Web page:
- Working backwards I entered adulthood in upstate NY or ‘up south’ as we would sometimes call it in my family. Police stops with their hands on holstered revolver while I peacefully stare, recalling my father’s police survival training, bewildered by the unnecessary, unwarranted artificial construct of drama unfolding before me. Sometimes with multiple units arriving when I have as clean a record as any individual is allowed to have. (I will say that NY State Troopers, especially between Albany and Utica are quite nice once they stop you. Mostly exchanged polite chatter and pleasantries and then was allowed to go on my way. Local police however?…) Me. My nose was so clean not because of police threat. No. I was raised to do right because it is right and if that was not enough threats of bodily injury and fiscal embargo were added as garnish if need be by my parents. But still it was common, almost became boring, to be pulled over after having done absolutely nothing. Hands on wheel so as not make them jumpy. Polite, even tones lest I disrupt a fragile ego and elicit feelings of disrespect, although the very event shows me utter disrespect at the start. Yes, this is my car. Here are all of my proper papers, etc and so forth. Please note that I do not believe all police to be this way. That would be statistically irresponsible of me… Like assuming I am up to no good simply because of the color of my skin. But the good ones do not stop me for no good reason to begin with, so I mostly deal with those prone to stereotyping others.
- In my High School years I heard the taunts of that infamous word one night 2 blocks from my own home accompanied by approaching footsteps and threats of violence if I did not run (which I refused to do). Then I recognized one of the voices in the night as a classmate. I stood my ground, empty handed, turned to them now hiding in the darkness behind houses and shrubs and called them out by name and asked them what on earth they were doing. Silence. Then they all receded in to the darkness. Cowards all.
- The taunts of that infamous word came throughout my childhood. For instance it was hurled at me in my teenage years through the cover of the woods as I walked from my High School to the nearby Mall (Mall Rat Central or Colonie Center). Cowards all.
- In middle school as I lay on the gymnasium floor, head split open, bleeding and dazed (Yeah, no athletic heroics. I tripped and fell backwards in to a gym door playing dodgeball. My memoirs will not mention this part of the event.) I heard these words uttered by a young lady I had thought was a friend up to this moment, “Oh, look he bleeds red just like us.” Then laughter. I thought, “I am not unconscious you idiots.”, then I realized it did not matter to those who laughed.”I” did not matter to them. I was taught by my father to not let others change who you are, but that day I was profoundly changed. An emotional wall went up that day, a trust barrier, that remains in place to this day. I knew all were not this way, but the exercise of sifting through is mentally exhausting. If I am not careful entirely too much of my time is wasted trying to discern whether someone I cannot realistically avoid all together is truly a racist or just an all purpose jerk. But by not sifting and instead categorizing all by the acts of a few I would be no better than those who had done me wrong (There’s the rub.) no matter how justified I felt or hurt I was.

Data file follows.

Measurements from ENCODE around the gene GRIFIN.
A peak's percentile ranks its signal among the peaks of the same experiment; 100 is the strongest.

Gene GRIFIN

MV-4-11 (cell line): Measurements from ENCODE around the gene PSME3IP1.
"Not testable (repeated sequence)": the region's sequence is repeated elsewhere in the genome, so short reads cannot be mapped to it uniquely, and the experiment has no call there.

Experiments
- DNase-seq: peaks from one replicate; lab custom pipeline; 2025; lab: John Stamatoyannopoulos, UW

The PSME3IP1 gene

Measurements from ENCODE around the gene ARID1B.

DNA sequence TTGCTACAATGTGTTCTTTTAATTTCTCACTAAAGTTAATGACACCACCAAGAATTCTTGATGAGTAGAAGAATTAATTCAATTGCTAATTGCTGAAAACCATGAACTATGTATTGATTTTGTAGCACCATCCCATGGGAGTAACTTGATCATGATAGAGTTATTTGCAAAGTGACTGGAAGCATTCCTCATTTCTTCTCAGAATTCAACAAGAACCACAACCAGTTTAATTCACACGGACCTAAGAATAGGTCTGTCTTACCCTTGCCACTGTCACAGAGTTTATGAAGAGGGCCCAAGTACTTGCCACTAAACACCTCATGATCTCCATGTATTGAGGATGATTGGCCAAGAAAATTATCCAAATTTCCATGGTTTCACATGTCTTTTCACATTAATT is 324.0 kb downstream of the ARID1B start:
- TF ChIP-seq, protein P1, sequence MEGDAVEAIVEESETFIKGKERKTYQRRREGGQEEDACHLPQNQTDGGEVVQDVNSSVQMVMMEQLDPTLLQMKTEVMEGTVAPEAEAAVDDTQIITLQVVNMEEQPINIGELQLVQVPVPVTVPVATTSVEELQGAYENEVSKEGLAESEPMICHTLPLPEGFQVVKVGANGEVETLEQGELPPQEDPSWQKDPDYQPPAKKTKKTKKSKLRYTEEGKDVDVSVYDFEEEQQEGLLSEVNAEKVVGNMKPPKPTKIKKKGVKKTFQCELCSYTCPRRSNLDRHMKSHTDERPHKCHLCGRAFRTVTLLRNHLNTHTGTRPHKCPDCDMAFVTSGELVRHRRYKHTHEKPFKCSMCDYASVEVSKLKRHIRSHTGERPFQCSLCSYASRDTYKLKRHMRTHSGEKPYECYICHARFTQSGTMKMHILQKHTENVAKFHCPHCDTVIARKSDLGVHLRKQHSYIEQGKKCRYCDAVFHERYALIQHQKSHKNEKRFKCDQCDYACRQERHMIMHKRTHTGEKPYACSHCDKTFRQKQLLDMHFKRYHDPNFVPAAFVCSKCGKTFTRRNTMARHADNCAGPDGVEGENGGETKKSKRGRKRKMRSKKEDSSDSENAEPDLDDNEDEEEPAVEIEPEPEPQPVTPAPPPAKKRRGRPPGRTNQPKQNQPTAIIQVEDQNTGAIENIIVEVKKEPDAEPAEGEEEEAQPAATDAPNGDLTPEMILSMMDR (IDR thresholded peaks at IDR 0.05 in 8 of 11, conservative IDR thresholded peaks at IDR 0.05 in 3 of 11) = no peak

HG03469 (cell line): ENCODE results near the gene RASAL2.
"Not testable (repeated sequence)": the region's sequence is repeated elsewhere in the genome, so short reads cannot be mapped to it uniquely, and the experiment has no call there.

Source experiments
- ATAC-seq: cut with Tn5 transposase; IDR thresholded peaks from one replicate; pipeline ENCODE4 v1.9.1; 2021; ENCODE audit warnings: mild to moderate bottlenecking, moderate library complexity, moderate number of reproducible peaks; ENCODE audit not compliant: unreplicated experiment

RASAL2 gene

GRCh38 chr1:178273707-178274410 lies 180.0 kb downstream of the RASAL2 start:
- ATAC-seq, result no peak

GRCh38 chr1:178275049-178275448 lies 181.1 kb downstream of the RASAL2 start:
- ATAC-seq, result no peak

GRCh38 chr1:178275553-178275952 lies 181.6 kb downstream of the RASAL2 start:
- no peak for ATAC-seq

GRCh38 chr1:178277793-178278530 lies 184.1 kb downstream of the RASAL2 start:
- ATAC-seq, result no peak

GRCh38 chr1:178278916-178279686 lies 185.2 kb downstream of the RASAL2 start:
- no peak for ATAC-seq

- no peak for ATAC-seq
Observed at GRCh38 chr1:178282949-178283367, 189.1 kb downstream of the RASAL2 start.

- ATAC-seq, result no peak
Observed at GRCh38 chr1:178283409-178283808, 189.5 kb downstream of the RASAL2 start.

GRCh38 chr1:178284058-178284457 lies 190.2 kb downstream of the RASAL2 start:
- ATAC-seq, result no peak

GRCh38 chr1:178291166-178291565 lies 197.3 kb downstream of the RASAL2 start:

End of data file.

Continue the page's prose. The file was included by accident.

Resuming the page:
- In grade school, a child directly across the street, who I thought was a friend, called out the same old infamous word in a fit of spoiled rage, though I had done nothing to him. When I explained what had happened to his father?… he laughed. Laughed in my face as if it was hilarious. The last time I darkened their doorstep.
- At seven years old we had just moved from downtown Albany to the suburbs of Colonie over the summer. Our ‘moving on up’ moment if you will. I was against it, but minors aged 7 did not have a binding vote under the Woods’ regime. Plus I was outnumbered 2 to 1 anyway so I had no recourse. My first Colonie school year, 2nd grade, you could just about count all the black children in K-6 on one hand at Maywood Elementary. One cold winter’s morning I was struck with a block of ice, about 6″ by 6″, thrown at my head by an older boy just up the street. When the ice block met it’s intended target I heard a word I had never heard before yelled in my direction. I was knocked to the ground, nearly unconscious, to the great delight of this same boy. As my mother tended to my physical wound she addressed the psychological wound by explaining that “This new word you just heard does not refer to you. It is a tool of the ignorant in an effort to make you think you are less than who you are. Next time you hear that word call them this same word back in response.” Oddly effective and led to hilarious results by the way. “Their issue”, as she explained. In her calm explanation, which lacked shock or even anger and seemed eerily pre-prepared, I can only imagine what she herself had endured and heard in rural NC growing up as well as Albany, NY as a young adult.